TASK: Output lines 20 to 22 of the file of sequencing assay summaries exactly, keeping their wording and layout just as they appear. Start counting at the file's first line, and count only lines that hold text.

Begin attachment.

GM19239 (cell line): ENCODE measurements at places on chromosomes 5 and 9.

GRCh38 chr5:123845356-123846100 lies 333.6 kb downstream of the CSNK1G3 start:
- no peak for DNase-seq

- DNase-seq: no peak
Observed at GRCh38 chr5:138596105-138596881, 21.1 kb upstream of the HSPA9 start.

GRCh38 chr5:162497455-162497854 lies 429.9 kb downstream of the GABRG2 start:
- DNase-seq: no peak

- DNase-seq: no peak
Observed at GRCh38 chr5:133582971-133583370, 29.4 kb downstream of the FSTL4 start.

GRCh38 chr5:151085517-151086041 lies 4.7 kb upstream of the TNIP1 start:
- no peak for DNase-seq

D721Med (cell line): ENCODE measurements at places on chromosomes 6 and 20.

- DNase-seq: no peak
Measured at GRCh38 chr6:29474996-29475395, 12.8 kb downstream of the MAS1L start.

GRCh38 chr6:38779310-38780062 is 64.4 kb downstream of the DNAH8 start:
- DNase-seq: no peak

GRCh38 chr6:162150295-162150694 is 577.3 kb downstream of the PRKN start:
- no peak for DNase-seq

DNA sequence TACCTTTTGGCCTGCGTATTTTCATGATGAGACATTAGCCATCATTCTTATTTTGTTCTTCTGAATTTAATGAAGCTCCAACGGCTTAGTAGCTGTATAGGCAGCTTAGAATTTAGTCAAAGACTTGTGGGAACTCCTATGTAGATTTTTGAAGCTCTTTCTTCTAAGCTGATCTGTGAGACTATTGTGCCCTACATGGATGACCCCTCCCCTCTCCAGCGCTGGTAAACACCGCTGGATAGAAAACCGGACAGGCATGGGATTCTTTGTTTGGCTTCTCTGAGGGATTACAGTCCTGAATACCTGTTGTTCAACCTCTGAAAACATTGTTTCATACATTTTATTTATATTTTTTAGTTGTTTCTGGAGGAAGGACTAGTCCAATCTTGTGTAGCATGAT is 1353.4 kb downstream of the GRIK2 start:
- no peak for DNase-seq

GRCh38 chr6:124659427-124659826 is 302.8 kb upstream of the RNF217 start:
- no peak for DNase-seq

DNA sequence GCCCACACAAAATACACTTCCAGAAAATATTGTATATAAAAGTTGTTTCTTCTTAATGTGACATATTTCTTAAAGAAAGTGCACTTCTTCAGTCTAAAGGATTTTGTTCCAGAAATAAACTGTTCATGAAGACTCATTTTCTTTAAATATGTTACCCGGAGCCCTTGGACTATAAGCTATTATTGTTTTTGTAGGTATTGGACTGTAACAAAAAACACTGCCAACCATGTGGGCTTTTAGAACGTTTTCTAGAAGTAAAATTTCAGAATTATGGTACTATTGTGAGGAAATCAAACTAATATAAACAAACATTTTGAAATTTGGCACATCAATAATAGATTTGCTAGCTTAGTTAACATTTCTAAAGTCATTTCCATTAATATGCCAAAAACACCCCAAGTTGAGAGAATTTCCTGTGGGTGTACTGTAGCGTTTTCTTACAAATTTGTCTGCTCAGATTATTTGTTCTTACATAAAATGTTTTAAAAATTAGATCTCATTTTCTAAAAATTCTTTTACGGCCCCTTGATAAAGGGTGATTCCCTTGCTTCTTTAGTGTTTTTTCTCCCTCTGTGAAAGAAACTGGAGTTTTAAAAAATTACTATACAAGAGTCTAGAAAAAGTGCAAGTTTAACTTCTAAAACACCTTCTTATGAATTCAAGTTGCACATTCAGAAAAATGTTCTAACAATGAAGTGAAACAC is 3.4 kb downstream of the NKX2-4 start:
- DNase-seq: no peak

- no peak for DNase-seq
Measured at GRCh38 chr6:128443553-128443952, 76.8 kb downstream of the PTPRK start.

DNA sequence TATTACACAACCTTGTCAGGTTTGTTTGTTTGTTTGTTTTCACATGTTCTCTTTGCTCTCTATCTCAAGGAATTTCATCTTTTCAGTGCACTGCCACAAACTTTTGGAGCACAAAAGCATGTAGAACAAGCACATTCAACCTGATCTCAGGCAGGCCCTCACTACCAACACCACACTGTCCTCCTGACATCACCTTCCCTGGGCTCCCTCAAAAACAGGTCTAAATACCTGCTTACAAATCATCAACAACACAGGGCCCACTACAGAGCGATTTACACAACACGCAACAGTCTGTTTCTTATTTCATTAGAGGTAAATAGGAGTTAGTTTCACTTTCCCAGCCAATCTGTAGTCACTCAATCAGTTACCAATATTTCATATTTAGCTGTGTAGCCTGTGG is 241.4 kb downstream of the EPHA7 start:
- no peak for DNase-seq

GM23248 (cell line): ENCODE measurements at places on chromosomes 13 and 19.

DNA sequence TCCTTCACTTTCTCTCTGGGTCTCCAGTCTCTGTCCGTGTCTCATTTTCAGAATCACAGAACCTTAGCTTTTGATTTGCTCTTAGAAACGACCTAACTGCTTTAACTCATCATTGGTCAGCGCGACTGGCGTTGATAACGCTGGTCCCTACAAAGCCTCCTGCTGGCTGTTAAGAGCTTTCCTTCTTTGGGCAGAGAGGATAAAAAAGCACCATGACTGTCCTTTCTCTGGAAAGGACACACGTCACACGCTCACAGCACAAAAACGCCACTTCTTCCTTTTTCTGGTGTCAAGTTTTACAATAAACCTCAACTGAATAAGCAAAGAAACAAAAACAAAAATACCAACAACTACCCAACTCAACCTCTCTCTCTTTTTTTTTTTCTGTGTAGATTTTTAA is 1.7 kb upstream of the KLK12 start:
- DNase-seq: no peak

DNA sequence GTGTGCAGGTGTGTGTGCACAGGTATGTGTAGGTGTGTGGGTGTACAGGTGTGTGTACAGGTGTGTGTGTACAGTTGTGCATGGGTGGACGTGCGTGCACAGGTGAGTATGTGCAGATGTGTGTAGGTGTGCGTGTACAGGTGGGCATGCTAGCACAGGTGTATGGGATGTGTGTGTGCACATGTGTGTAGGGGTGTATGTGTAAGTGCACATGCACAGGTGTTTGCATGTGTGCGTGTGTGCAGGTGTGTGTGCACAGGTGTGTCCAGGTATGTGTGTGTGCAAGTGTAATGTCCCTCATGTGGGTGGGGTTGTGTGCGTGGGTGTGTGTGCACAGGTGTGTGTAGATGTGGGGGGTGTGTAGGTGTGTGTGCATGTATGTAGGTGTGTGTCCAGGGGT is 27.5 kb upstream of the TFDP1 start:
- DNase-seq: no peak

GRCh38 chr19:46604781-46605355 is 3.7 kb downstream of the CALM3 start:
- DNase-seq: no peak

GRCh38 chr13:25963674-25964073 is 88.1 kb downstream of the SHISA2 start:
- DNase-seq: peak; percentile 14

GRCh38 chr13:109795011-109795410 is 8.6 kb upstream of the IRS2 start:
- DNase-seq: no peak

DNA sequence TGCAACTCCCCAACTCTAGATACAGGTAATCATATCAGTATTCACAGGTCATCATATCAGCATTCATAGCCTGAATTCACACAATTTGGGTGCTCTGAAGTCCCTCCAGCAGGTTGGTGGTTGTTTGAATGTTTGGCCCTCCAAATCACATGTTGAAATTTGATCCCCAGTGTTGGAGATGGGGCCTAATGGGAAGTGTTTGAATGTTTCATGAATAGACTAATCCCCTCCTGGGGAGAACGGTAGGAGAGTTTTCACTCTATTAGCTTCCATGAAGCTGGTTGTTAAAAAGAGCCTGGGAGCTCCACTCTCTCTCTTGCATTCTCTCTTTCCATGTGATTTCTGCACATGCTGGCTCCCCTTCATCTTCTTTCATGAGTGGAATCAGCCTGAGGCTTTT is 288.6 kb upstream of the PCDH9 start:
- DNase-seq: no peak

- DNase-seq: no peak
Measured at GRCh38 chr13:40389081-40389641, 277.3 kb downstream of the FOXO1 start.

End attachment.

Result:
- no peak for DNase-seq

GRCh38 chr6:124659427-124659826 is 302.8 kb upstream of the RNF217 start:
- no peak for DNase-seq